Wednesday, August 27, 2008

Bauhaus & Software Development

It took me a while to realize this but I finally noticed the deep similitudes between software development and the Bauhaus school of design. My CS teacher and mentor, who was knowledgeable about almost everything, had a particular penchant for the Bauhaus: it only took me 16 years to grok why...

Quoting Wikipedia, "one of the main objectives of the Bauhaus was to unify art, craft, and technology". Is not this unification realized in software development? In fact, should not this unification be the basis of successful, satisfying and fulfilling endeavors in this field?

    Technology - This is the easiest one. Software development is obviously about technology, as the concrete manifestation of scientific and engineering progresses. The smaller the transistors, the denser the processors, the more powerful the computers, the happiest the software developers!

    Craft - Uncle Bob speaks about it better than I could ever dream of. He has just proposed a fifth element for the Agile Manifesto:
    Craftsmanship over Execution

    Most software development teams execute, but they don’t take care. We value execution, but we value craftsmanship more.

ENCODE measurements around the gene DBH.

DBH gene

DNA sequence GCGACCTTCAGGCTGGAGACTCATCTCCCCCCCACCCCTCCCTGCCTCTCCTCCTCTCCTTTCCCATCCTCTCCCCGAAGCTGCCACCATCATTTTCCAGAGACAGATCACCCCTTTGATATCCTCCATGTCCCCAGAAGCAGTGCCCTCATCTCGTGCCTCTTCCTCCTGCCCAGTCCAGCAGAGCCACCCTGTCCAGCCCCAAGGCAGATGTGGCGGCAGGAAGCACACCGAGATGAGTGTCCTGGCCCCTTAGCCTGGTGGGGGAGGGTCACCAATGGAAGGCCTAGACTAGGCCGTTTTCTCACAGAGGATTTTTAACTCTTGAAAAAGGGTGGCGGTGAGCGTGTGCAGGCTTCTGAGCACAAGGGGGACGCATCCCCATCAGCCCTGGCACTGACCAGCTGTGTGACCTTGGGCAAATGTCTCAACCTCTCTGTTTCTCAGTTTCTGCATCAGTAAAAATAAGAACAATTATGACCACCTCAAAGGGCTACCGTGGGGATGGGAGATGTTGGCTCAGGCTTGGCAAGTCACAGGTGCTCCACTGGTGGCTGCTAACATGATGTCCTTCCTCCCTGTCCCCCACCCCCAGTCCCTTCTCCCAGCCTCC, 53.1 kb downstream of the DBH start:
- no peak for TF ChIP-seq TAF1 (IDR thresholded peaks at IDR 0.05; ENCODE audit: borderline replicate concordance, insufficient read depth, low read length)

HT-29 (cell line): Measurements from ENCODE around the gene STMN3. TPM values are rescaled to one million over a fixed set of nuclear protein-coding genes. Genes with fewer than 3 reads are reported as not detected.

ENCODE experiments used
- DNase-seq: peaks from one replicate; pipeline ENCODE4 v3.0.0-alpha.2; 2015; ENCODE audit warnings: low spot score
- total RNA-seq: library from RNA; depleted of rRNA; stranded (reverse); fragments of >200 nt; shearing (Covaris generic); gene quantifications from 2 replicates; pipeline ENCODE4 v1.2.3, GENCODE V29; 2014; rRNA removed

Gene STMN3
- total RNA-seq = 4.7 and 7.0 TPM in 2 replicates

Art - The connection between software development and art is often controversial. Here, I will let Kent Beck convince you, with an excerpt of Implementation Patterns:
    Aesthetics engage more of your brain than strictly linear logical thought. Once you have cultivated your sense of the aesthetics of code, the aesthetic impressions you receive of your code is valuable feedback about the quality of the code.

A superficial look at Bauhaus buildings or paintings may give an impression of coldness and impersonality. But if you look again while keeping in mind the objective to unify art, craft and technology in an harmonious design, you will see things differently.

Try with this:


Or that:

And now with that:

1 comment:

Tan said...

"Great software, likewise, requires a fanatical devotion to beauty."

Hackers and Painters
http://www.paulgraham.com/hp.html